Recounting the Conversation: Learning How to Write a Literature Review


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This in-class activity gives students practice summarizing, synthesizing, and evaluating information from numerous sources – skills needed when writing a literature review. As a low-stakes, collaborative, in-class writing task, this activity is also meant to help alleviate some of the fears that students may have about writing. Writing manuals like Writing in Sociology (Edwards 2015) and Writing in Sociology: A Brief Guide (Smith-Lovin and Moskovitz 2017), refer to scholarly literatures as “conversations” occurring within a “party” or “room full of people.” Applying this metaphor, this exercise asks students to imagine themselves at a party, overhearing attendees’ remarks. Students get a list of quotes reflecting party-goers’ diverse views about the party theme. In groups, they then must recount the “conversation” in writing for an imagined friend who was not there; the focus of their write-up must align with their friend’s particular interests, as specified by the instructor. Students synthesize the disparate comments into a cohesive, thematically-organized summary, “citing” their sources along the way. They must discuss both consensus and competing perspectives among the sources (i.e. the party attendees), and they also identify gaps in the conversation that their friend could have filled, had they been at the party. After completing their write-up, students read their work aloud and the class can identify strengths and weaknesses and/or similarities and differences in how the groups accomplished this task.


Resource Type(s):
Class Activity 
Alexandra Olympia Hendley 
Date Published:
Subject Area:
Research Methods 
Class Level:
Class Size:

Usage Notes:

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The activity was developed for a course on writing and research design for sociology majors at a regional public university. Students’ final project for this course is a research proposal with a literature review. However, this activity could be used in a variety of courses that require this type of...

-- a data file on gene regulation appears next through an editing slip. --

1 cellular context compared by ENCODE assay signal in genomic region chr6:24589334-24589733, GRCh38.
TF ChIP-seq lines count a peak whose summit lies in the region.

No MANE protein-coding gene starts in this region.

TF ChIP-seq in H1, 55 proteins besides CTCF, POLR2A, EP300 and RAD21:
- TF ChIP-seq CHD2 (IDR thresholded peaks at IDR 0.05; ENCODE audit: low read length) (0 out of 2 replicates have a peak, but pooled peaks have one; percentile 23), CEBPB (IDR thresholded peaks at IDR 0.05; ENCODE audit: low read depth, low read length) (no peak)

Learning Goals and Assessments:

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Goal 1:
Summarize information from outside sources without plagiarism, demonstrating selectivity in use of direct quotes. Properly attribute the source of outside information.
Assessment 1:
The majority of groups write reviews that effectively put information into their own words, demonstrate selectivity in their use of direct quotes, and properly attribute sources.
Goal 2:
Differentiate between source material that is vs. is not relevant to specific question of interest. Analyze source material to identify consensus and divergent views. Synthesize and present material in a thematically organized way.
Assessment 2:
The majority of groups write reviews that focus on their assigned question, organize information thematically, and acknowledge multiple perspectives.
Goal 3:
Evaluate source material so as to identify gaps in knowledge (i.e. “the conversation”) and make informed suggestion for how to add to that body of knowledge.
Assessment 3:
The majority of groups demonstrate an ability (through writing and/or discussion) to critically assess source material so as to identify gaps in knowledge and make informed suggestions for how to contribute to that body of knowledge.

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Hendley_TRAILS Recounting the Conversation_REVISED.pdf